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Types of Eye Care Professionals
Introduction to Eye Professionals
An eye care professional can be defined as anyone who takes care of human vision. There are three main types of eye care professionals. They are opticians, optometrists and ophthalmologists. Of the three, only the ophthalmologist is qualified to be a doctor in the eye care field as it is the only eye care professional position that requires a degree from a medical university. Even though you must go to university for optometry, a medical degree is not required.
An optician dispenses and fits glasses contacts and other vision aids as prescribed by the ophthalmologists and optometrists. They also make sure the plastic arms and nose pieces of the spectacles that are prescribed fit properly. Not all opticians can fit contact lenses as a special course and a license is needed to do that.
In the United States the special license required to fit contact lenses is called an associate optician's degree. This is bestowed after the optician has completed a one to two year course and passed a licensing examination. Opticians who wish to sell contact lenses must take certification to fit contact lenses every three years
An optometrist conducts eye exams and then prescribes glasses and contact lenses. They can also sent you to an ophthalmologist if you require surgery or laser treatments. In some states in the United States the optometrist is allowed to prescribe medicines for to treat eye problem. However their main role is to provide routine care.
Optometrists are also required to have more extensive education and knowledge about vision in order to get a license to practice. In the United States more extensive as well as higher degrees to get a license. In the U.S., to obtain a Doctor of Optometry degree one must go to college for three years followed by four years in an accredited school. Both a written and examination by a board must be passed in order to acquire a license.
Optometrists are regulated by the state and have to renew their licenses every three years.
Ophthalmologists are correctly also called eye doctors, as they are medical doctors who have a specialty in eye care. Eye doctors diagnose diseases of the eye, brain and areas related to eye anatomy such as the lachrymal system.
Ophthalmology practice includes treating eye diseases and injuries, eye examination, prescribing medications and performing surgeries for vision correction, glaucoma and other disorders. Ophthalmologists use both invasive and non-invasive techniques to perform their tasks and often also use lasers.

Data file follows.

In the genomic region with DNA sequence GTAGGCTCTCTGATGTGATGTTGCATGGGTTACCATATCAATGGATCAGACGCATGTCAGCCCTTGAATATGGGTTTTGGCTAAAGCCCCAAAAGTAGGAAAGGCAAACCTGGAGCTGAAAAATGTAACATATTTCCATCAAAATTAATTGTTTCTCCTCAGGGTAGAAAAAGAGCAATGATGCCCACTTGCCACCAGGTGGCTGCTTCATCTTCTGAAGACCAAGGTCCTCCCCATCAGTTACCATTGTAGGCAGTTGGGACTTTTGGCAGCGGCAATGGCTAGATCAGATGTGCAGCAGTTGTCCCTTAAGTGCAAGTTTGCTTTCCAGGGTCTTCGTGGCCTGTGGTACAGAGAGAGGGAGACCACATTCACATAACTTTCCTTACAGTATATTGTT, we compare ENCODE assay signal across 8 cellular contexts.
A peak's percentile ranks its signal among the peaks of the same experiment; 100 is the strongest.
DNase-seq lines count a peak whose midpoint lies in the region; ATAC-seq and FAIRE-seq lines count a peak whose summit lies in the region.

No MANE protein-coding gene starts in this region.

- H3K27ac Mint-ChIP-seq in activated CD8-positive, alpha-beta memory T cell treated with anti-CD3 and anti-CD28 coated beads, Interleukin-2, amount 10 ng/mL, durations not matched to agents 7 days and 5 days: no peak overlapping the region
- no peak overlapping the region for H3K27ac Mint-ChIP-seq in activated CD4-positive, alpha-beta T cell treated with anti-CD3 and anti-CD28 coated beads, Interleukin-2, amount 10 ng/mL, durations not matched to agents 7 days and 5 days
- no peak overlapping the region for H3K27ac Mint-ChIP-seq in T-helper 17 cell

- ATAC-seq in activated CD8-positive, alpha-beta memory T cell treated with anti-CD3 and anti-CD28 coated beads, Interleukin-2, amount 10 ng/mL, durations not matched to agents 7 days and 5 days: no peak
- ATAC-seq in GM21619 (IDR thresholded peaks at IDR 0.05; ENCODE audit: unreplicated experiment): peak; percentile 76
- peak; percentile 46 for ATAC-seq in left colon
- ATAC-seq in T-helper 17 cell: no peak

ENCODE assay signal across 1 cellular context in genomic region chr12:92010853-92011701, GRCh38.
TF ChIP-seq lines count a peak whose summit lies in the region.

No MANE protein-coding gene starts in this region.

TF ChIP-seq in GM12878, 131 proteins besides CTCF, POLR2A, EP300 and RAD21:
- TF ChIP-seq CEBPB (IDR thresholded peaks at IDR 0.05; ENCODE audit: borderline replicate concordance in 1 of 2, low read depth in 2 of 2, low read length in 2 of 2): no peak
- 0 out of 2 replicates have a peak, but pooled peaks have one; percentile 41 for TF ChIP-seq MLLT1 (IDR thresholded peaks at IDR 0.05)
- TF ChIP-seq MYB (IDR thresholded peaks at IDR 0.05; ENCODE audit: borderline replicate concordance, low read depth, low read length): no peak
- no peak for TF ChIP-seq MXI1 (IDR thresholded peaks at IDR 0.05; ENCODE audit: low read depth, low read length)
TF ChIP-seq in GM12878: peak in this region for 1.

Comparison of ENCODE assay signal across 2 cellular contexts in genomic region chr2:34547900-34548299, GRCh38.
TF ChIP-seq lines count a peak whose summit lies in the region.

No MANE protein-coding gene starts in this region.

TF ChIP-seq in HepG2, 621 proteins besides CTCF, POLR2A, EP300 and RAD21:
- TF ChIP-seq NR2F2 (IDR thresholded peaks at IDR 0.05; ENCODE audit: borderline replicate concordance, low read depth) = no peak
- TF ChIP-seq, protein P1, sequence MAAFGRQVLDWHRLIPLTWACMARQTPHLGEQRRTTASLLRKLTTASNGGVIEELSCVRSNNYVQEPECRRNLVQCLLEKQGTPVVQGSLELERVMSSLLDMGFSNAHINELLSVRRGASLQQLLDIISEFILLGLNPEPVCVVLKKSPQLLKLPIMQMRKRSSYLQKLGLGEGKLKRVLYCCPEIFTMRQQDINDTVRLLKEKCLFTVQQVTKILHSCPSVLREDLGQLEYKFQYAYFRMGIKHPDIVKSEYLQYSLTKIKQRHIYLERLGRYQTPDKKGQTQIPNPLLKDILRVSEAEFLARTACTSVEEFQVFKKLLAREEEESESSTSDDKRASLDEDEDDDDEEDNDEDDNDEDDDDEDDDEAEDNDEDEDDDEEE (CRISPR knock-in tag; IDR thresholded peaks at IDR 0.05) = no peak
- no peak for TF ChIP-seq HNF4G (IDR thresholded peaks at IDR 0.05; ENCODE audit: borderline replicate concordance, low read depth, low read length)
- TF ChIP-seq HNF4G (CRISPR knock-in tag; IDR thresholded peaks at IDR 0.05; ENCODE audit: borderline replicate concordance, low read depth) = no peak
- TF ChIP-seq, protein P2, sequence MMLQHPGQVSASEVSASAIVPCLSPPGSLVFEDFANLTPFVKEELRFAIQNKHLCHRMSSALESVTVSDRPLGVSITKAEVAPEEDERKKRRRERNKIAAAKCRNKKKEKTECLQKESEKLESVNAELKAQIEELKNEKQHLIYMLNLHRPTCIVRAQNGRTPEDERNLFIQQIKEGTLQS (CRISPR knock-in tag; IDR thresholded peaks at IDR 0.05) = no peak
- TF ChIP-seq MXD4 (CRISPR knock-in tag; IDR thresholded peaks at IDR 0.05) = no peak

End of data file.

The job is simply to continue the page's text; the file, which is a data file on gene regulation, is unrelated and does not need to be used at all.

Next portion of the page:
To qualify as an ophthalmologist, the practitioner has to have a three-year degree followed by four years in a medical school, a one-year internship and then three years of residency in a hospital. Before they can practice as ophthalmologists, they must pass an examination by a medical board.
The Difference between Ophthalmologists and Optometrists
It is crucial to know the difference between an ophthalmologist and an optometrist you’re your own health’s sake. Ophthalmologists are university and hospital trained doctors and surgeon that can perform surgeries such as cornea replacement, retinal attachment and laser refractive surgery.
Optometrists, on the other hand, are not medical doctors. They are trained in the prescription of optics and also in the anatomy of the eye but they are not licensed to practice any medicine. An optometrist’s purpose is to prescribe both glasses and contact lenses. Optometrists may also receive advanced training so that they can prescribe people with difficult or irregular vision problems as is the case when grinding prescription lenses for astigmatism.
Both ophthalmologists and optometrists practice preventive eye care by screening your eyes for common eye disorders. Ophthalmologists may refer patients with compromised vision to the optometrist to get glasses but continue to treat the disease with medication or surgery. Optometrists may refer the patient to the ophthalmologist for advanced treatments such as surgery or medication prescriptions.
In some of the United States, optometrists prescribe medications for certain eye diseases like glaucoma, they cannot perform corrective surgery.
Both opthamalogists and optometrists are equally important when it comes preserving your eyesight. Their practices overlap somewhat and to the extent that in some countries optometrists are lobbying to have some of the same practicing rights as the ophthalmologists.
There are also ophthalmologists that are also opticians or optometrists that can provide an integrated style of eye care services. This can be a very convenient option for those who want to get their eyeglasses or contacts on the same day.